Ironically these free riders won’t be uninsured. They’ll have ObamaCare.
The health care reform law was sold in part as a way to wipe out hospitals’ costs of uncompensated care by requiring universal coverage and expanding Medicaid eligibility. However, a surge in high-deductible health plans could have the opposite effect should patients not cover their share of the cost.
If enough of those newly insured patients can’t, or don’t, pay their bills, hospitals could struggle to make up for $155 billion in cuts to their federal reimbursements that they agreed to in order to expand health insurance coverage under Obamacare, according to a recent report from Moody’s Investors Service.
As the plans on the marketplace are designed, a patient with a high-deductible plan could be on the hook for a $5,000 to $6,000 bill before their insurance kicks in.
“When they have a catastrophic health care event, their out-of-pocket expenses can exceed what they’re able to pay,” said Steven Glass, the Clinic’s chief financial officer. “That’s where it makes it very challenging for a health care provider.”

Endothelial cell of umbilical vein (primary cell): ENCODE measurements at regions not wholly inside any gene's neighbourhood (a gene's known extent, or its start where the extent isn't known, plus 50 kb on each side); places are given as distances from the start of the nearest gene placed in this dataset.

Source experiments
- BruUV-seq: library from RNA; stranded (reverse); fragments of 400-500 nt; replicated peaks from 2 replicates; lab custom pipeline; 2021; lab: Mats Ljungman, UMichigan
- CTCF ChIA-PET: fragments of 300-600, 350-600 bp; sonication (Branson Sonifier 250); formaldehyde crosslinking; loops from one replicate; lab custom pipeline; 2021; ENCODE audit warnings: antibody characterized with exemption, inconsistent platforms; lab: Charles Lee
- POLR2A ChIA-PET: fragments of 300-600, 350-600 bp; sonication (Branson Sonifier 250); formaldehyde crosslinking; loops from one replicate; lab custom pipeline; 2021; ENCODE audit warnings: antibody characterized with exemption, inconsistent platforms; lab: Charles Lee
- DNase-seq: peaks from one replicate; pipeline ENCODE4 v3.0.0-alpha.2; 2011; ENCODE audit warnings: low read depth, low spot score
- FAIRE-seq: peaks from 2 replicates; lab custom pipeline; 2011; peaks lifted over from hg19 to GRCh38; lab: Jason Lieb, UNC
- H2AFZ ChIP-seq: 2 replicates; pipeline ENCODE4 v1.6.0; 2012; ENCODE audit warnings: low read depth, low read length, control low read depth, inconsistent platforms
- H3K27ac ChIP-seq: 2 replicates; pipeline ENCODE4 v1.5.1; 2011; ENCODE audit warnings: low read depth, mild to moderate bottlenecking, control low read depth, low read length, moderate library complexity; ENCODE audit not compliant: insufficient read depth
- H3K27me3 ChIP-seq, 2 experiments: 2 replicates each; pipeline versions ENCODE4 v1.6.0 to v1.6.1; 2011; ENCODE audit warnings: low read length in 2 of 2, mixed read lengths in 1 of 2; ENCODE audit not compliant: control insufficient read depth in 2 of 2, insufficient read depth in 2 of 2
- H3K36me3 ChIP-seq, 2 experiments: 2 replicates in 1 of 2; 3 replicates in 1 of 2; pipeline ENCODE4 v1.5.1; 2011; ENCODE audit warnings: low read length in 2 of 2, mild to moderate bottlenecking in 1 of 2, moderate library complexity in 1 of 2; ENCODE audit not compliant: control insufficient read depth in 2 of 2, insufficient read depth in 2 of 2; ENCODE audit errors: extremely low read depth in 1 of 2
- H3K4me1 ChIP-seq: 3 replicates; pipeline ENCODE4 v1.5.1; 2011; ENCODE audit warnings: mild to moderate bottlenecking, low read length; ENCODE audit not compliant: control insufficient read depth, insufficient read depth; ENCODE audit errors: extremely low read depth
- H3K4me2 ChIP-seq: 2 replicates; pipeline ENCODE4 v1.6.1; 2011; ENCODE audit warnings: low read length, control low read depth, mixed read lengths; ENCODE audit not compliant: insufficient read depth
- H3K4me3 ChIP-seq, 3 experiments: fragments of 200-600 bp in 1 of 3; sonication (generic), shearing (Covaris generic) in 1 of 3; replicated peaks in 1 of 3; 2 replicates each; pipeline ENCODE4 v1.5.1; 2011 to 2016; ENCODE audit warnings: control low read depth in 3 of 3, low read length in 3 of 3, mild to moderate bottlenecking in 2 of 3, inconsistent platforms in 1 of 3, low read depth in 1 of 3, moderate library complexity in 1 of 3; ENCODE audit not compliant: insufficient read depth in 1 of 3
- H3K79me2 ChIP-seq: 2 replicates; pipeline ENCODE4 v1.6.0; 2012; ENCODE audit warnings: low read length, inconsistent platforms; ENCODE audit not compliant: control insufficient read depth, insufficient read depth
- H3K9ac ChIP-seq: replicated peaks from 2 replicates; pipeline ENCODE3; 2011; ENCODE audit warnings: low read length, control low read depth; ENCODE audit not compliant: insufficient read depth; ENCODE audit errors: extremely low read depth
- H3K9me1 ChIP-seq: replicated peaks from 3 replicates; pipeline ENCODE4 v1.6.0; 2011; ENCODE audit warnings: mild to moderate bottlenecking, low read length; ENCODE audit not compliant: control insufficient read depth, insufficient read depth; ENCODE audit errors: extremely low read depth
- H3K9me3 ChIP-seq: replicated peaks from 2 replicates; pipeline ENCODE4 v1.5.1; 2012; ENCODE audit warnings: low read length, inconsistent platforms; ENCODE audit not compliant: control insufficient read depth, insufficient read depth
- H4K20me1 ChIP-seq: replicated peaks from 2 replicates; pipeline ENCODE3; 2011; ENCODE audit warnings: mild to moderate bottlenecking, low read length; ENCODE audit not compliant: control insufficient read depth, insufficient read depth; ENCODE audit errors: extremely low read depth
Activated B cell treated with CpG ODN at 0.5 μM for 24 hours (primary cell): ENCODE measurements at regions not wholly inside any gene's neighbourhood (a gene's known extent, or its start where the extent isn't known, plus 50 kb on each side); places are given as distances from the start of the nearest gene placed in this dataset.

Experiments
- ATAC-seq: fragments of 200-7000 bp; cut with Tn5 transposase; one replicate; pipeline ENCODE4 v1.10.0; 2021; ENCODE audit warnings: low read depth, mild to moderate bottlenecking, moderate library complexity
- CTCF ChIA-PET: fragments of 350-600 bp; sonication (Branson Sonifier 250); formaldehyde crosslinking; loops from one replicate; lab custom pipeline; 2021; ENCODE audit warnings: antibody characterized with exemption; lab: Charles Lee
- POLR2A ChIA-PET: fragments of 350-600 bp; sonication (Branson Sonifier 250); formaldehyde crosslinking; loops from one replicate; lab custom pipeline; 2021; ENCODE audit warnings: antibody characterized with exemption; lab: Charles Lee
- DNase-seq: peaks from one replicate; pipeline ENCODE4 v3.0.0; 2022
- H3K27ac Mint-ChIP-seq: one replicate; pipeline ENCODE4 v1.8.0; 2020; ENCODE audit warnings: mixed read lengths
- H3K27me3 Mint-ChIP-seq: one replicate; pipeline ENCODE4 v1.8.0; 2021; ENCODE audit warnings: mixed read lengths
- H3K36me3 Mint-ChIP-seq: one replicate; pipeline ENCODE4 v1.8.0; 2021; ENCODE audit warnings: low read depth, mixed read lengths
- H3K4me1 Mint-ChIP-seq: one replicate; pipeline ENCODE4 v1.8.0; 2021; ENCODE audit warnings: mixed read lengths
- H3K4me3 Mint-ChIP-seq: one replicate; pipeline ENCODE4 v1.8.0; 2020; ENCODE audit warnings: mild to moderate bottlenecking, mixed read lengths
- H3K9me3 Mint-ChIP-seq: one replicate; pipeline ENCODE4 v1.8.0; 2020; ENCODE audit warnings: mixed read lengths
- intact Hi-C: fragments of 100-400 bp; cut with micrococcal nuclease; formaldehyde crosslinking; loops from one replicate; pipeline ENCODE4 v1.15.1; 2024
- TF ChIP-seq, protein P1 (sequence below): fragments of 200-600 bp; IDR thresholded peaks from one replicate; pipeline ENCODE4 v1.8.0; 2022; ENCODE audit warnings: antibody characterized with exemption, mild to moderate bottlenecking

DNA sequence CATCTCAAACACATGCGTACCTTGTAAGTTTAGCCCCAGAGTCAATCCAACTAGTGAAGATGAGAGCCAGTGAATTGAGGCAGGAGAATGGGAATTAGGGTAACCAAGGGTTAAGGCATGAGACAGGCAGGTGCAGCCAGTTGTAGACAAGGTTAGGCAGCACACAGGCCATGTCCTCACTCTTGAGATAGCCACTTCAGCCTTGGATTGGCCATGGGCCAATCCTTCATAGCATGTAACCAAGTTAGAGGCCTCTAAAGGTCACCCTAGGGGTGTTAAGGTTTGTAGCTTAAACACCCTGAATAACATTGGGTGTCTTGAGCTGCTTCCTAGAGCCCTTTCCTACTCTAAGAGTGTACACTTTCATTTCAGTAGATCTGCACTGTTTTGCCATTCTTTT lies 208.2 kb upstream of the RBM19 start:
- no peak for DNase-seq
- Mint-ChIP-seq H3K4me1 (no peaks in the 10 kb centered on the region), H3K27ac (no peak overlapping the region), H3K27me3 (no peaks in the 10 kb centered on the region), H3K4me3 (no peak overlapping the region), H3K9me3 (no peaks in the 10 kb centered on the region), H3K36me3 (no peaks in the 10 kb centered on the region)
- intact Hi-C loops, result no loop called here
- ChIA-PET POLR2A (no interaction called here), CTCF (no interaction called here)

So hospitals will lose money. Patients will lose money. And who exactly wins?
People are losing their plans and being forced to go onto plans with higher premiums and high deductibles. Hospitals will lose money on both ends from reimbursement cuts and from high deductible patients not paying their bills. And they’ll also be hit with a bunch of new “quality control” fines.
So much for stopping the “free riders”. Instead ObamaCare will create insured free riders.